Show Less
Restricted access

Dangerous Dames

Representing Female-Bodied Empowerment in Postfeminist Media


Heather Hundley, Roberta Chevrette and Hillary A. Jones

This book illuminates the rhetorical work performed by contemporary representations of a specific type of postfeminist hero who has garnered a lot of cultural capital: women who are smart, capable, physically agile and fit, and proficient with weaponry and technology. Employing critical/cultural and feminist approaches, Heather Hundley, Roberta Chevrette, and Hillary Jones engage with a range of theories including intersectionality, critical race theory, postmodernism, and posthumanism to examine a range of contemporary texts, including Kill Bill, Volumes I and II; The Hunger Games films; Wonder Woman; Atomic Blonde; Proud Mary; The Bionic Woman; Deus Ex; Dark Matter; and Caprica. Contributing to a robust existing conversation about postfeminist media as well as tracing how representation has changed in recent years, Hundley, Chevrette, and Jones contend that portrayals of dangerous dames offer limitations and opportunities for audiences. Specifically, should audiences read these characters as evidence of a postfeminist apocalypse, they may heed warnings of the limited interpretations offered. Yet as more women serve as role models and gain public attention, particularly regarding their assets and abilities, they provide important equipment for living for navigating around patriarchal constraints raised by postfeminism, neoliberalism, and humanism.

Show Summary Details
Restricted access

Chapter 6. Transcending Boundaries: Posthumanism and Transhumanism in Caprica and Deus Ex


Unlike those discussed in Chapter 5, the women in this chapter actively choose transhuman augmentation. Transhumanism draws upon scientific and technological advances to improve humanity (Bostrom, 2005; Dvorsky, 2008; Fukuyama, 2002). These types of advances, including purposeful technological augmentation, appear routinely in science fiction across media (e.g., Gattaca, Limitless, Avatar, Helix, Stargate, Babylon 5, Westworld, Half-Life, Halo, BioShock). Thus, in this chapter, we consider how mechanical manipulations, both material and metaphorical, complicate the mind/body, us/them, and human/machine binaries for dangerous dames who actively choose augmentation in the television series Caprica and in the Deus Ex series of video games.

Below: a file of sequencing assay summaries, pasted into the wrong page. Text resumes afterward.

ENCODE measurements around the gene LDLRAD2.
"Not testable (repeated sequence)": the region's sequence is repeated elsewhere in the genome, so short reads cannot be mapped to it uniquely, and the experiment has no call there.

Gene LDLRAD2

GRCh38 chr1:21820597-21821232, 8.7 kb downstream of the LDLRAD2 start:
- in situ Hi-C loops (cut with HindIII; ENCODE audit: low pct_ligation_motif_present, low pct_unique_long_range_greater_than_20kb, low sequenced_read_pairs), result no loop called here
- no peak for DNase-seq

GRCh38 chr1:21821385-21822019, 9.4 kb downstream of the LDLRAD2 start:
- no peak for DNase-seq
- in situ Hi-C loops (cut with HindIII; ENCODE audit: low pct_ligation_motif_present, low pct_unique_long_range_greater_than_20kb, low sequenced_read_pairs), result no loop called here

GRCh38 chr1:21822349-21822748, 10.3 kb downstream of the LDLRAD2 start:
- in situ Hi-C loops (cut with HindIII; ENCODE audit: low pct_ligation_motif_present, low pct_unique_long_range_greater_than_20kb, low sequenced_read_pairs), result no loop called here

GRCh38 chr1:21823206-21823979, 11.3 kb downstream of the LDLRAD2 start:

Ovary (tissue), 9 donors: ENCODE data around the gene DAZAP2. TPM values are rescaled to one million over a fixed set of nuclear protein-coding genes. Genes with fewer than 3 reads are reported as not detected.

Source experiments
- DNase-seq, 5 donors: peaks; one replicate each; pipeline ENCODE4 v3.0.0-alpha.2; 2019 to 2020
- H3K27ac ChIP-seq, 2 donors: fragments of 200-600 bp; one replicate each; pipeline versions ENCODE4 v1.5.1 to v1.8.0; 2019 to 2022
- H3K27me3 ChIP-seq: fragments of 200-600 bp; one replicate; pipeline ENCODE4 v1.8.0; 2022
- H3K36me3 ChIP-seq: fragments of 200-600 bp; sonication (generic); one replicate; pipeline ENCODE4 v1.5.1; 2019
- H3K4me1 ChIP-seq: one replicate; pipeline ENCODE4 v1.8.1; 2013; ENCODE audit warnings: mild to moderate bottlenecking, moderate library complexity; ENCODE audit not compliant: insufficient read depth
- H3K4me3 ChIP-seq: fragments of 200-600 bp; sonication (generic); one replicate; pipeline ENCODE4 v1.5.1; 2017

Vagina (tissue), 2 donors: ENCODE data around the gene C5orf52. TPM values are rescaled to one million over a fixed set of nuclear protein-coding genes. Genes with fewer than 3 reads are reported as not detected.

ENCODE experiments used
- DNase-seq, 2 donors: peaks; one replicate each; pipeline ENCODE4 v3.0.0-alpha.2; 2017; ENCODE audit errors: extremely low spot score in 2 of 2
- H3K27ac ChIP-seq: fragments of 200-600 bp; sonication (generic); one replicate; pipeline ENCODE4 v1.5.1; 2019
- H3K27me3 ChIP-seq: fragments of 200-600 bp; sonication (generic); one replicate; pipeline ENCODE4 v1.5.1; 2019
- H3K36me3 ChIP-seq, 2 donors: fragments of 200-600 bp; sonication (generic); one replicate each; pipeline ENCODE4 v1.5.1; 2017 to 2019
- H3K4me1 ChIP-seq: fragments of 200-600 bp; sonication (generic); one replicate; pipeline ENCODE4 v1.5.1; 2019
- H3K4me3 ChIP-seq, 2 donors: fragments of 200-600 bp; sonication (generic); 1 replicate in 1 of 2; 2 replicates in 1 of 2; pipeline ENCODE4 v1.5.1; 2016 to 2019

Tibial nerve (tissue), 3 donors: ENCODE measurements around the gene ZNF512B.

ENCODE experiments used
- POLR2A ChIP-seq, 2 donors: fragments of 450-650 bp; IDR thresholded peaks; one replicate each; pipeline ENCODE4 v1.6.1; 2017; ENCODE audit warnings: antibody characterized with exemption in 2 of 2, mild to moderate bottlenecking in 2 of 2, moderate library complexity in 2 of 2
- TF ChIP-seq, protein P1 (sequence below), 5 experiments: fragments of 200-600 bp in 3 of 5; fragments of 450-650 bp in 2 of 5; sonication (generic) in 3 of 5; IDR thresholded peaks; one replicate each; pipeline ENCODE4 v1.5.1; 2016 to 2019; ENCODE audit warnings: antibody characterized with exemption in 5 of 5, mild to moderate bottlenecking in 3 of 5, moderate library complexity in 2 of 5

The figures featured in this chapter, like those in the previous one, all have undergone some form of purposeful modification. These women respond in a range of ways to their transhuman alterations, sometimes embracing their mechanical mods, sometimes coming to cope with them, sometimes resisting, and sometimes transcending the binaries altogether. At points, they fall victim to leaky hegemony, like Katniss (see Chapter 2) and the Bionic Women (see Chapter 5). At other points, they find creative ways to apply their technological enhancements in new ways, like Two and Android in Dark Matter (see ←133 | 134→Chapter 5). Throughout, they illuminate and challenge Enlightenment binaries that constrain women in postfeminist media. In both Caprica and Deus Ex, the characters’ mechanical modifications concretize the limits and promise of the cyborg and the cognisphere for feminisms. In other words, they can teach us about feminist politics, possibilities, and perimeters in posthumanity...

You are not authenticated to view the full text of this chapter or article.

This site requires a subscription or purchase to access the full text of books or journals.

Do you have any questions? Contact us.

Or login to access all content.